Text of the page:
For all but 22 seconds Saturday against Oklahoma, Brandon Parrish stayed on the floor.
Why not? The junior guard from Arlington was having one of his best games of the season for TCU.
“Considering the fact that he was chasing the league’s player of the year around, I thought he played well,” coach Trent Johnson said.
In addition to guarding Buddy Hield, Parrish made 8 of 16 shots and scored a season-high 20 points in the Horned Frogs’ 75-67 loss.
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Two weeks ago, Parrish made 7 of 12 shots and scored 19 points in a near upset of Texas Tech.
Maybe something is falling into place for him, and just in time — TCU opens play in the Big 12 tournament on Wednesday night against Texas Tech.
Usually I’m a catch-and-shoot guy, a guy that lets the game come to me. I’m starting to realize, some games, I’ve got to go get it myself.
TCU guard Brandon Parrish
“I think I’m definitely finding something,” Parrish said. “Game-in, game-out with this team, I’m just trying to find my role. Usually I’m a catch-and-shoot guy, a guy that lets the game come to me. I’m starting to realize, some games, I’ve got to go get it myself. And if I go get it, that’s going to open up other guys. Once everything starts to open up, the sky’s the limit for us, because we’ve got the players to make things happen.”
Parrish is the only player to start all 31 games for TCU this season. He leads the team in minutes and 3-point shooting percentage (41 percent, 41-of-100).
In a season where only three players have been available for every game, Parrish has — in somewhat understated fashion — become a rock for Johnson.
Brandon Parrish leads TCU in minutes at 30.9 per game and 3-point percentage at 41.0. He is the only player to start all 31 games.
“He’s always been a reliable offensive guy, and let me explain what that means,” Johnson said. “He always does what you ask him to do — just because the ball doesn’t go in for him sometimes; he ain’t trying to miss them — that’s trust.
“Can I trust that Brandon’s going to do exactly what I want him to do and what I coach him to do? Yeah. So that’s reliable. Too many times, we get caught up in ball-don’t-go-in-the-hoop or this or that. He’s as good a kid as I’ve been around. And he’s improved.”
When Parrish is contributing offensively, TCU becomes dangerous. When the Frogs upset Texas on Jan. 9, Parrish was the leading scorer. When the Frogs beat Oklahoma State on Feb. 8, Parrish was the leading scorer.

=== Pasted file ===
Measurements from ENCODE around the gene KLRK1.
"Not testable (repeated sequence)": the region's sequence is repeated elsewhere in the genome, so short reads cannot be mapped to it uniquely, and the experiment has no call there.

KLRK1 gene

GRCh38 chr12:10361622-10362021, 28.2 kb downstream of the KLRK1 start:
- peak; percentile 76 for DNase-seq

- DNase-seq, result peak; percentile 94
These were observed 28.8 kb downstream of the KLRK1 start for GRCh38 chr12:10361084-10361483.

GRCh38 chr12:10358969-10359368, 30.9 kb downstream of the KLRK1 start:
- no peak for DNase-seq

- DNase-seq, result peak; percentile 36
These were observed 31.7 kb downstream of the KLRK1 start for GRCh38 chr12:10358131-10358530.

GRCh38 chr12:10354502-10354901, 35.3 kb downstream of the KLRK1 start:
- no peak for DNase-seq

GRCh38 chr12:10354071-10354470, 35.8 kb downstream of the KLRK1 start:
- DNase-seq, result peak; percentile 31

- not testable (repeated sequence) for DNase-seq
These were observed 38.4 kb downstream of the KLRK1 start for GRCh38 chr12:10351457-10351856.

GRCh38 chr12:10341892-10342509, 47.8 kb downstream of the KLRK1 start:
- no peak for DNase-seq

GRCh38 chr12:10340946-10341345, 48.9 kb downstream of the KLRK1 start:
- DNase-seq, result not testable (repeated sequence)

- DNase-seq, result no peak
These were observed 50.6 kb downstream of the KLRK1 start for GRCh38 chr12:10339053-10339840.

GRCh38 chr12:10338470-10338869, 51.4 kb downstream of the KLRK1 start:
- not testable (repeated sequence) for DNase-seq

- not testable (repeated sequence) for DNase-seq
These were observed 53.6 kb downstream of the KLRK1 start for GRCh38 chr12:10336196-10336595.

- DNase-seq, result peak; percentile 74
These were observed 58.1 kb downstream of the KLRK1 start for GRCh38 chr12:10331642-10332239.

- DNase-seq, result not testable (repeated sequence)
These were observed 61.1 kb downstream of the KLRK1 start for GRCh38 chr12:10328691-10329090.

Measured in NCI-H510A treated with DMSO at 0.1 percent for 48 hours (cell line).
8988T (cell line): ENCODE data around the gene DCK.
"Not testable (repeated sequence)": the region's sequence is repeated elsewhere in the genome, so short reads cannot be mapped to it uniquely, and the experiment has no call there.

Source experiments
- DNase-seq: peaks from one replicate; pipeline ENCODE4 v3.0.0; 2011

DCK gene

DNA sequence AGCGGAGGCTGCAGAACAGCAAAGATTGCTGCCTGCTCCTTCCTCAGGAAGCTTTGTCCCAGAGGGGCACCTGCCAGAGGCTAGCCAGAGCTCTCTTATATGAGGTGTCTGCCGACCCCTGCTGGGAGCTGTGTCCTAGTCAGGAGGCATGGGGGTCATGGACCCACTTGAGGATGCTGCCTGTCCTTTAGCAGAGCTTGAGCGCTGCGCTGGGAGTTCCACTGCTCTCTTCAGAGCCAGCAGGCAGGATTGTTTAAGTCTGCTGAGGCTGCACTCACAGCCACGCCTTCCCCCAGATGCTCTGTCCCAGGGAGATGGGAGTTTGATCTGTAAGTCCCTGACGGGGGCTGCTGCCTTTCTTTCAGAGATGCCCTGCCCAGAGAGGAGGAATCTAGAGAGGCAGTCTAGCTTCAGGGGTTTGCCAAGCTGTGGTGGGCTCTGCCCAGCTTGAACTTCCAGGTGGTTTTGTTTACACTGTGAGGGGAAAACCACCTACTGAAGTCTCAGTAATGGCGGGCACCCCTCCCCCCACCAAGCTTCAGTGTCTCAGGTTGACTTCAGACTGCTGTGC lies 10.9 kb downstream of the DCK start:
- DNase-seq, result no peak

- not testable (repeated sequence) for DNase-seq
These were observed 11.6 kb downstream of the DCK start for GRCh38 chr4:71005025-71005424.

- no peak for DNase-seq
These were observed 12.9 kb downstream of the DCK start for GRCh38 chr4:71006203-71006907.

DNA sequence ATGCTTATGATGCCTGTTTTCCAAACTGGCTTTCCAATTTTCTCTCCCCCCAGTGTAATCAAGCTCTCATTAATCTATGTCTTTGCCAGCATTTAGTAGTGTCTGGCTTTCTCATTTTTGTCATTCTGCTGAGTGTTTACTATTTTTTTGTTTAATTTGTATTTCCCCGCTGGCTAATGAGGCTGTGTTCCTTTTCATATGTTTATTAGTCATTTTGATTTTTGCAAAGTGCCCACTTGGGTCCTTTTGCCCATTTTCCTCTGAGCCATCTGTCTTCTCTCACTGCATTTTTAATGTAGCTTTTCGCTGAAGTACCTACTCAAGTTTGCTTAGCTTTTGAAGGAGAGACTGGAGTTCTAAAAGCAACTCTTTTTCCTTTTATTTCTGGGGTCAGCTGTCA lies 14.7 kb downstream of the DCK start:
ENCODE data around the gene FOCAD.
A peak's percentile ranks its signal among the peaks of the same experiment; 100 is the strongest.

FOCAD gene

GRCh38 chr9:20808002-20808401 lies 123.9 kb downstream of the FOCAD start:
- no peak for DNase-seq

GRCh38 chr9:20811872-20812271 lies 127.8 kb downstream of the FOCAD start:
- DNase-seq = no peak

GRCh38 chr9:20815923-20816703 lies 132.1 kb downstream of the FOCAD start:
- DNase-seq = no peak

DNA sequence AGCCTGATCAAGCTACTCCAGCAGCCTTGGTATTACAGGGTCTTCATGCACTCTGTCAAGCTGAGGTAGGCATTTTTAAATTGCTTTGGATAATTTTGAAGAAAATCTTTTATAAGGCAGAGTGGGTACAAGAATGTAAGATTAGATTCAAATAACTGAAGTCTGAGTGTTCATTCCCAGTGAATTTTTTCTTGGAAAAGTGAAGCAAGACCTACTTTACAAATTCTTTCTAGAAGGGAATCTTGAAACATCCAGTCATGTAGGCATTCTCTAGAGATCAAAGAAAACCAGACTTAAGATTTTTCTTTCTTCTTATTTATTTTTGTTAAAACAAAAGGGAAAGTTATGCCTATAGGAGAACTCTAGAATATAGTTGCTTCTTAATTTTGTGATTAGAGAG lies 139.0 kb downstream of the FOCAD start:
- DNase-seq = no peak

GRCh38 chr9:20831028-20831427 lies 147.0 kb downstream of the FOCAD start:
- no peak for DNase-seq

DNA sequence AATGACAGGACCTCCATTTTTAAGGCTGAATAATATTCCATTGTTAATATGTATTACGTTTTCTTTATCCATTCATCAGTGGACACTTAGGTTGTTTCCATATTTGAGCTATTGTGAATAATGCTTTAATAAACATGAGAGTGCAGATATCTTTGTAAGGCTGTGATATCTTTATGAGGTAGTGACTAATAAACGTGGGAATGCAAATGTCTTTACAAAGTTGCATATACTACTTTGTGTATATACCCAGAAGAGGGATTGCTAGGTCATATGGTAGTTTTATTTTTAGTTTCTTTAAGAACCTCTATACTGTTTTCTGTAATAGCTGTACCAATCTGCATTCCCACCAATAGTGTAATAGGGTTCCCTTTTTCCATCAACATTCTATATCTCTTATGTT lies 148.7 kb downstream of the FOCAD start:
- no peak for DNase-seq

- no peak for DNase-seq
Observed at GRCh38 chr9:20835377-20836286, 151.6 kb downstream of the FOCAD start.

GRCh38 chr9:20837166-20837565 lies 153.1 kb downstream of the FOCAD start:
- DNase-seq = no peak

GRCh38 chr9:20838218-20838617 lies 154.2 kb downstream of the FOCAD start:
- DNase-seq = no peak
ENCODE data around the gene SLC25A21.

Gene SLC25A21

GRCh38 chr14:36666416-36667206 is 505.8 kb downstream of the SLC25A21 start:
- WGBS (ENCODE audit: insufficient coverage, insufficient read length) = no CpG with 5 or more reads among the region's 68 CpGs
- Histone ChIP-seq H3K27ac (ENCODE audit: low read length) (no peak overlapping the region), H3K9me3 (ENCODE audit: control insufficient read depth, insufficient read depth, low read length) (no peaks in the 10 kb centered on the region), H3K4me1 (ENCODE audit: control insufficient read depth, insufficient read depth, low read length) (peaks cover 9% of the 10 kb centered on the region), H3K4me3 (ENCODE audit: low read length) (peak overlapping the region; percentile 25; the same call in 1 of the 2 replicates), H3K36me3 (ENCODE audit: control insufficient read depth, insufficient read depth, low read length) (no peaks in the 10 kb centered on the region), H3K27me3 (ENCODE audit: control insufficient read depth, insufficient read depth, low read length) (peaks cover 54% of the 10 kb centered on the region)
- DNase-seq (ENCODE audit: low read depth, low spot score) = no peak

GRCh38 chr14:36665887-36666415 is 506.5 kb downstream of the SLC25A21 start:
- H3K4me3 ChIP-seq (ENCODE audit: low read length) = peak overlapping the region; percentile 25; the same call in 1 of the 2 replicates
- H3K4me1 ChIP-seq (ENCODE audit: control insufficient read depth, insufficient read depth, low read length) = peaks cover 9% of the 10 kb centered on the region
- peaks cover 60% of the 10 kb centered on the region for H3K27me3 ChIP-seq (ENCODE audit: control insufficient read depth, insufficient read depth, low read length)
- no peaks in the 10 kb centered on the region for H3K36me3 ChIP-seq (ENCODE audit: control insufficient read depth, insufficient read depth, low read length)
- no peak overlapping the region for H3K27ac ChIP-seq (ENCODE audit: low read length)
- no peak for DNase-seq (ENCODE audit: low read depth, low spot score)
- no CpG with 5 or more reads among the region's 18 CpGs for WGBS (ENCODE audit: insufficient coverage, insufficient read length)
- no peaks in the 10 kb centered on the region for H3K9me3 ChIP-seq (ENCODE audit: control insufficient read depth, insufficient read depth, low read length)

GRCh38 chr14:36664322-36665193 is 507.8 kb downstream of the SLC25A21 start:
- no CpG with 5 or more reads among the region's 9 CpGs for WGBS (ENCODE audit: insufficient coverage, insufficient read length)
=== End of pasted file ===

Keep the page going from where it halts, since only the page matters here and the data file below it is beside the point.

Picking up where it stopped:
If Parrish is scoring, he gives the Frogs a weapon on the wing to complement guards Chauncey Collins and Malique Trent in the backcourt and forwards Chris Washburn, JD Miller and Vladimir Brodziansky in the frontcourt.
The only question is whether Parrish, averaging 8.7 points, will force his way into the scoring mix.
“Sometimes it’s very hard for me,” he said. “My whole life, I’ve been a catch-and-shoot guy, a guy that plays off the ball. This opportunity for me is a good opportunity to grow as a basketball player and grow overall in this program.”
53.6 Shooting percentage for Brandon Parrish in TCU’s last three wins, against Texas, Tennessee and Oklahoma State. He shot 15-for-28, including 8-for-15 on 3-pointers.
Parrish lost his starting job last season when Kenrich Williams moved into the starting lineup. This season, with Williams out recovering from a knee injury, Parrish took on the bigger role.
The experience might pay off next year when he, a healthy Williams, plus Collins, Trent, Washburn, Miller, Brodziansky and Karviar Shepherd will make up the bulk of an experienced roster to go along with newcomers Josh Parrish, his brother, and Alex Robinson, a transfer from Texas A&M.
But Parrish hasn’t let his mind wander. A disappointing season for TCU ends with the next loss. But that hasn’t happened yet.
“From the outside sometimes, everybody thinks we should give in, act like it’s over, shift our focus to next season,” he said. “I think internally, each one of us wants something bigger than that. We don’t want to wait until next year. We want it now.”
TCU vs. Texas Tech
8 p.m. Wednesday, ESPNU